More than twenty-five years passed from Uncle Abe's letters recalling his boyhood escapades to the publication of Duck Dreams: City Boy to Farmer Boy. How could that be?
Part of it is that I had to learn to write for children. I had published numerous articles about children's books and writers for children. Two books ate up a good deal of time and energy in those twenty-five years. One was for adults, urging parents to read to their children and recommending books likely to engage children. This book, which went into three editions, was a collaboration with Professor Margaret Mary Kimmel. Maggie taught children's literature in the Library Science Department; I taught it in the English Department. The second book, Short Takes, was a collection of stories I compiled for middle-grade children. I chose the stories, recruited the writers--Lois Lowry, Philippa Pearce, Robert Cormier, E. L. Konigsburg, and others--and I wrote introductions to each story. But this wasn't teaching me to write for children.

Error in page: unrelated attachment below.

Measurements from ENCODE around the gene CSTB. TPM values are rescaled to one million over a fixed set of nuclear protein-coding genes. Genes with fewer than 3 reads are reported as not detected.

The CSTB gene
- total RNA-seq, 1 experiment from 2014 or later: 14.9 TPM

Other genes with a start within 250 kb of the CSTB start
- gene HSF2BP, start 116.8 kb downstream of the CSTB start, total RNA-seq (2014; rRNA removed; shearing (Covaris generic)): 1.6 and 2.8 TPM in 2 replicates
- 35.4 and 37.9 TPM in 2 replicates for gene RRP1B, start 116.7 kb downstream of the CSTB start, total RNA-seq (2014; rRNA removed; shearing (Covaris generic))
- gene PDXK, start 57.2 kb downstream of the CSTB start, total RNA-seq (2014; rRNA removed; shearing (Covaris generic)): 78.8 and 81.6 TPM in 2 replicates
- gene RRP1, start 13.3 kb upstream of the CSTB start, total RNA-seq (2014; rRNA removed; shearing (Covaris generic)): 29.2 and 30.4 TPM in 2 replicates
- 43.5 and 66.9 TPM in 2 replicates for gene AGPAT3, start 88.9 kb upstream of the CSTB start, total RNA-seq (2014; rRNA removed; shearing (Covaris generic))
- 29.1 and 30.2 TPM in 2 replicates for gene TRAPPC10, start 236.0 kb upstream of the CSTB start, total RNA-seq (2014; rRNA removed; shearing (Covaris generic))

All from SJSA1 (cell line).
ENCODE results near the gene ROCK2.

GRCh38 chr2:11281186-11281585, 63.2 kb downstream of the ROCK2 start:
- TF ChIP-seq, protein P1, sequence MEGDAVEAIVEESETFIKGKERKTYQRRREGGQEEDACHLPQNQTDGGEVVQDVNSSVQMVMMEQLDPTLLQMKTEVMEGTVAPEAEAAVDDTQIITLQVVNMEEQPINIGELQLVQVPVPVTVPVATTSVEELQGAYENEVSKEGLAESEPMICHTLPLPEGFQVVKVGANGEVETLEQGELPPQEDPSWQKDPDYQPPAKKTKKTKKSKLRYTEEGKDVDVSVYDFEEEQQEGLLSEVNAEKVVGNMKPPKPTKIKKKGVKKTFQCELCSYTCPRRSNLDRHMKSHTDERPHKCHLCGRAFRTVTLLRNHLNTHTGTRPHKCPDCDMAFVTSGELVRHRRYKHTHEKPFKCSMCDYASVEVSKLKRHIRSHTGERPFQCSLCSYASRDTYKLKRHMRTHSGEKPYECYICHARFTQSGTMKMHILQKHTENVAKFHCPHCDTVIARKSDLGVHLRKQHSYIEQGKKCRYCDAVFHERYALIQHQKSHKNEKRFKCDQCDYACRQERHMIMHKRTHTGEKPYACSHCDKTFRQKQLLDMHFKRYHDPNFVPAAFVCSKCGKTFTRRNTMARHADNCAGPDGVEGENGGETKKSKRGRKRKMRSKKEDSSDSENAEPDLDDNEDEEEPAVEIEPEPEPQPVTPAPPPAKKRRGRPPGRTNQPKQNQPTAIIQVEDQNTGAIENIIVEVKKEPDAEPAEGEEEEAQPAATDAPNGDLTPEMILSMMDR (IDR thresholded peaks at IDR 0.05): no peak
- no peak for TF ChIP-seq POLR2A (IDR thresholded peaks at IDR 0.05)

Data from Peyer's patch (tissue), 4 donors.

About when Short Takes came out, I took a key step that would prepare me to write for children. I joined Sally Alexander's critique group. No one could have helped me more--Sally is herself a marvelous writer. As a critic and teacher, she is unparalleled. More on our group--its leader and helpful participants--in the next blog entry.